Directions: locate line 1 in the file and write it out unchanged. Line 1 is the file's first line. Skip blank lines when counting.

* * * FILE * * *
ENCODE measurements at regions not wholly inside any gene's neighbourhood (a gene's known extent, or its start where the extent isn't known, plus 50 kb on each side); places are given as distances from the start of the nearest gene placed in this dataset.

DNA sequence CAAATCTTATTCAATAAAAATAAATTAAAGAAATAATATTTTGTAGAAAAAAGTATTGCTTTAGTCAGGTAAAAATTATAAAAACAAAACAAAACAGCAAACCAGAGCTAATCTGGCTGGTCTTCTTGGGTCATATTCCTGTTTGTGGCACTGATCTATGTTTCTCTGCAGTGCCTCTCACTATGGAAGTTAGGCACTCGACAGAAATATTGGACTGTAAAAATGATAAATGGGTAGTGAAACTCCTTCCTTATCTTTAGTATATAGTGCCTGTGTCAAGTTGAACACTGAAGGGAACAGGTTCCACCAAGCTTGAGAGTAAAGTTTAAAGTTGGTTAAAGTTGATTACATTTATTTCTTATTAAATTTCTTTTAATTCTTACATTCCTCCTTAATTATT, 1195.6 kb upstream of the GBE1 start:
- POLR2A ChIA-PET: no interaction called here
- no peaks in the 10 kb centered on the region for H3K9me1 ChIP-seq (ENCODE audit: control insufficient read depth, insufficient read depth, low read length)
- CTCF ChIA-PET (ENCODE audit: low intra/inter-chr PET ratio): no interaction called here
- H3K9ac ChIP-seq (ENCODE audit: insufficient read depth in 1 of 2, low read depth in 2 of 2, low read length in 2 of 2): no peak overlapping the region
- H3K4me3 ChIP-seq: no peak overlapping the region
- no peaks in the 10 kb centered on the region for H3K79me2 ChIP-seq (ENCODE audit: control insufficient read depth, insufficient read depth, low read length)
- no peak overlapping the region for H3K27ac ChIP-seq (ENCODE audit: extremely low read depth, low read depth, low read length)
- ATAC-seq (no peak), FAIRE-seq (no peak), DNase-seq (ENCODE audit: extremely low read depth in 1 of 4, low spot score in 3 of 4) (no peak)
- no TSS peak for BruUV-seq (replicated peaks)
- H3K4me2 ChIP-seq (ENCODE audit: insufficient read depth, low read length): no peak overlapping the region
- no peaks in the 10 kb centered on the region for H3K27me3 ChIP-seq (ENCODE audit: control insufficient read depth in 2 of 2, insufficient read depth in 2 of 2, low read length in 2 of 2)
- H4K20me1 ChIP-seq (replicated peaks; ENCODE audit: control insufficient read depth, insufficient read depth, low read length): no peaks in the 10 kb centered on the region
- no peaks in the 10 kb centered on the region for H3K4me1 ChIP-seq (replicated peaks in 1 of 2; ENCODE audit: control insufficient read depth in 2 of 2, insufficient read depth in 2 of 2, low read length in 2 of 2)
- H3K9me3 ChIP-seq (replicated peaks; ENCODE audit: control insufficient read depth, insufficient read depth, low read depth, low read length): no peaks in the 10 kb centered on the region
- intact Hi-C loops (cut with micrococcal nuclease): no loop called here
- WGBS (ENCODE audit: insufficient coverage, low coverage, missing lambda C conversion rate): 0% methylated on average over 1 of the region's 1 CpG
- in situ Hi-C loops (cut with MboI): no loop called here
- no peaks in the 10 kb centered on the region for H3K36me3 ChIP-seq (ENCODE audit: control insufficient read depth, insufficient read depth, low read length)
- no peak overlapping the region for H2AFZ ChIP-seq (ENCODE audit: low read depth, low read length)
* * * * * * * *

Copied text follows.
ENCODE measurements at regions not wholly inside any gene's neighbourhood (a gene's known extent, or its start where the extent isn't known, plus 50 kb on each side); places are given as distances from the start of the nearest gene placed in this dataset.